We have to recognize that when we feel conﬂicted and sick about our place in the world, that’s often true because our world was built to sell us things and to make us feel inadequate and needy.
But there’s a freedom in never being present enough to feel disappointment, never being connected enough to fear loss, never feeling alive enough to worry about growing old and dying.
What is youth, but the ability to nurse a superiority complex beyond all reason, to suspend disbelief indeﬁnitely, to imagine yourself immune to the plagues and perils faced by other mortal humans?
Heather Havrilesky writes the advice column Ask Polly, but for most of the essays in this book, she artfully critiques societal norms without many suggestions on improvement. The moments of encouragement do eventually come in, as when she asks us to consider being more like Mozart:
Imagine being told that your talent is miracle, and you have just one job. You don’t have to be happy or successful or attractive or well-balanced as a human being. You don’t have to accrue wealth or maintain lots of friendships or seem impressive in any other way. You don’t have to tweet or share photos or your latest sheet music on Instagram or start a podcast about composing to increase your visibility and expand the size of your platform. You just have to do your one job to the best of your ability. Imaging being told that you have been given your talent by God, and you must honor God’s will by manifesting that talent in your creations.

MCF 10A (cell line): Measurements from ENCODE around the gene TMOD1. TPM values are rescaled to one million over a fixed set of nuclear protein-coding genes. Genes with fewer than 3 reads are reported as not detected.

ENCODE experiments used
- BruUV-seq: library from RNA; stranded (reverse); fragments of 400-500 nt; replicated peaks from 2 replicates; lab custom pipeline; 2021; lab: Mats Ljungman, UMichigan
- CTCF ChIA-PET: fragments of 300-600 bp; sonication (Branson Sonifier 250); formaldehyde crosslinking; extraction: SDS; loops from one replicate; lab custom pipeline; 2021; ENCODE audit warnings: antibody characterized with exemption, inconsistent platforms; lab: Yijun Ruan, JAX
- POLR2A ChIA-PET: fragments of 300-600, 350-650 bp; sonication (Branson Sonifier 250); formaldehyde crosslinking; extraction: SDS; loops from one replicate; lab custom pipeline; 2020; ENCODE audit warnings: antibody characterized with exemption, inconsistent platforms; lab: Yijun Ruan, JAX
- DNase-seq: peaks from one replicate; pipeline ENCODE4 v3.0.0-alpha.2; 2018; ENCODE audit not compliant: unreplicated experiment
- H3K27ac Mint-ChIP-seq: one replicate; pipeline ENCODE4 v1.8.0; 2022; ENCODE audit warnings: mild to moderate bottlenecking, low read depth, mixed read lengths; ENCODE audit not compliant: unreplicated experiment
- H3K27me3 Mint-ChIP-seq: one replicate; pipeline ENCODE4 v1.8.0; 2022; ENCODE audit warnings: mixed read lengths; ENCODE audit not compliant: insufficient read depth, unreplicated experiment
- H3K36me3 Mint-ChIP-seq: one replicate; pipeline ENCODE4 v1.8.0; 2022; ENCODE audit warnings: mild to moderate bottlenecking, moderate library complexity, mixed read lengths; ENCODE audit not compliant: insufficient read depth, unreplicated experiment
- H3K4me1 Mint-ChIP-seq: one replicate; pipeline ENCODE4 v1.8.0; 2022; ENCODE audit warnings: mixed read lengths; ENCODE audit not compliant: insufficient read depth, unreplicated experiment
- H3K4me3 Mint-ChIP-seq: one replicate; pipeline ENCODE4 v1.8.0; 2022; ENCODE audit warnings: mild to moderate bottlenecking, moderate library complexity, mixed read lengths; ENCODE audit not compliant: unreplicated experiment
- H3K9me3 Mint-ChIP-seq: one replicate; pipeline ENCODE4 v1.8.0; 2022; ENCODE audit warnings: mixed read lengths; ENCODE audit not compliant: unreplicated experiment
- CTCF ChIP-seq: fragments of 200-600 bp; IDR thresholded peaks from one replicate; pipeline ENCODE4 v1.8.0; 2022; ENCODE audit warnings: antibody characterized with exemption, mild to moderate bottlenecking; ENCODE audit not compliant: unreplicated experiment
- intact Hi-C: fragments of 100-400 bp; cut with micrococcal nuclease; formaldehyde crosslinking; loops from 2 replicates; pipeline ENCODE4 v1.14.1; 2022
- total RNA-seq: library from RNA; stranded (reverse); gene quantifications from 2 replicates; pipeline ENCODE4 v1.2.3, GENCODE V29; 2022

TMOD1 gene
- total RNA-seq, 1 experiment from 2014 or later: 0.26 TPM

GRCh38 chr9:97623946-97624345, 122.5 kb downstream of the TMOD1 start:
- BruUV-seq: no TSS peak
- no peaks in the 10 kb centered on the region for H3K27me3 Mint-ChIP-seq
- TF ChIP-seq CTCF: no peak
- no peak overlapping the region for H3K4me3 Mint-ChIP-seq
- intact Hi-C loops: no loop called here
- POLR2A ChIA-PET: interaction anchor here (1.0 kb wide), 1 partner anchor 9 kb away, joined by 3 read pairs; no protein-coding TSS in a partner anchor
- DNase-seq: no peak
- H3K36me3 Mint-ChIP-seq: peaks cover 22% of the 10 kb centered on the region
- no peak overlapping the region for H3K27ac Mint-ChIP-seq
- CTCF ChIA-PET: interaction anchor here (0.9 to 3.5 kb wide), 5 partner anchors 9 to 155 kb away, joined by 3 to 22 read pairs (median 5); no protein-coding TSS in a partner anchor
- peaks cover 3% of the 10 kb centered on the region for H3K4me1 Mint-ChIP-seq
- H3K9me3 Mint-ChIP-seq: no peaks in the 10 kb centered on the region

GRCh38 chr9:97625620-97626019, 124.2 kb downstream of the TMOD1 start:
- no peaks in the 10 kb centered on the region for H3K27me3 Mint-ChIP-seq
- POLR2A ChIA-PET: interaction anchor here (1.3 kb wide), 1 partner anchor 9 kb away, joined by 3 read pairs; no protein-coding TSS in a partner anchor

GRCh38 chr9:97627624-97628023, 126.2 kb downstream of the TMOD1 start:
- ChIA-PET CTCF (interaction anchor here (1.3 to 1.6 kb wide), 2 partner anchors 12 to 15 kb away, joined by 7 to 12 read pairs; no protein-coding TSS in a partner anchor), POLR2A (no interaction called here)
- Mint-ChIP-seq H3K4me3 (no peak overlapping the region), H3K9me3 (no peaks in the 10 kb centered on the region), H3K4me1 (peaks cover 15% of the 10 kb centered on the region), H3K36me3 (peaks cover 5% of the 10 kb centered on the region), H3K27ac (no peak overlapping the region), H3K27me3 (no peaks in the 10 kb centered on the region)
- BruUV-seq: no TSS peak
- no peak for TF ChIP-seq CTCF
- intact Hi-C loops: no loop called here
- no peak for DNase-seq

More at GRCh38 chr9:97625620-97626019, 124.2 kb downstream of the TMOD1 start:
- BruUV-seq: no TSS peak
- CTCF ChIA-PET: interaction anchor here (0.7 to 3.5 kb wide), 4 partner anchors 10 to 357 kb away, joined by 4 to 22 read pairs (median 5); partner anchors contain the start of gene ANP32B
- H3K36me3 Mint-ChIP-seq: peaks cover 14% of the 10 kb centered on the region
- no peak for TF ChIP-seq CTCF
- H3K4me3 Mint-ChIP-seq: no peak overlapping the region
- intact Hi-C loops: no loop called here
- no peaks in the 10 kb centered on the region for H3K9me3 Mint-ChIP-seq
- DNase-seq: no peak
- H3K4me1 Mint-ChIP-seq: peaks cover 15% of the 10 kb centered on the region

This collection is well-constructed, as the essays build on each other to create a richly cohesive statement. It wasn’t the easiest book to read; you have to be in a certain mood to immerse yourself in what’s wrong with Western culture. But ultimately Havrilesky ends on a hopeful note:
We must reconnect with what is means to be human: fragile, intensely fallible, and constantly humbled. We must believe in and embrace the conﬂicted nature of humankind. That means that even as we stop trying to live our imaginary, glorious “best lives,” we still have the audacity to believe in our own brilliance and talent and vision — even if that sometimes sounds grandiose, delusional, or unjust. We have to embrace what we already have and be who we already are, but we also have to honor the intensity and romance and longing that batter around inside of our heads and our hearts. We have to honor the richness of our inner lives and the inherent values that are embedded there.